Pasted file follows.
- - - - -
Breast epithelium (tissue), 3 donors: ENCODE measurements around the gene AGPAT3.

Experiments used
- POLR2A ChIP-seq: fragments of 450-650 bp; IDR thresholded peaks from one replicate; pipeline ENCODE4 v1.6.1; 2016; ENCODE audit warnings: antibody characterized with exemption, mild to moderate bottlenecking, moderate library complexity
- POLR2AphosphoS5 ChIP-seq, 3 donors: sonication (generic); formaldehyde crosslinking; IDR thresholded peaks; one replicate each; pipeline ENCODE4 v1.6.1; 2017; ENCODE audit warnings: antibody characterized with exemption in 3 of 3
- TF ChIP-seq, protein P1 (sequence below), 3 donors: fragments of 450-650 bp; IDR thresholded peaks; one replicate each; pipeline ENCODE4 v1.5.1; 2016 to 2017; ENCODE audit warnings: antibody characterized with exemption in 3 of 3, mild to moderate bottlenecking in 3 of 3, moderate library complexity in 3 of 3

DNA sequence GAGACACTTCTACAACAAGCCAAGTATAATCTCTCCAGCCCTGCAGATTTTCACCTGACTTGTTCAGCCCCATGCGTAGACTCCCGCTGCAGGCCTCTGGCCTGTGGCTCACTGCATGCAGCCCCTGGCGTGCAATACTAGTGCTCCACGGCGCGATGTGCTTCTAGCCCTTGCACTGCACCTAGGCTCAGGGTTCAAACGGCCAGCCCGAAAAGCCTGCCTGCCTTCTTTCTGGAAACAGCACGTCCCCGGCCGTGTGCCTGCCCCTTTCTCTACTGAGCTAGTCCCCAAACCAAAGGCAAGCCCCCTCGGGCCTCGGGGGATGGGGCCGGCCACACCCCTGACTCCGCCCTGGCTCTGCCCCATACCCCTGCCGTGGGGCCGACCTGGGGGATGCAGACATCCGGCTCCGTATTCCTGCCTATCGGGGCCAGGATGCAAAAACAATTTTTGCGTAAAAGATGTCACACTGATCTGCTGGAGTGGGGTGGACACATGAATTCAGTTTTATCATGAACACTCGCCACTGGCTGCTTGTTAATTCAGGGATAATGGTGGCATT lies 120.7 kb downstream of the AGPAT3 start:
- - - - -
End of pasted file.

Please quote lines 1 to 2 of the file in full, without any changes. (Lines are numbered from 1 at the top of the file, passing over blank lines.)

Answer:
Breast epithelium (tissue), 3 donors: ENCODE measurements around the gene AGPAT3.

Experiments used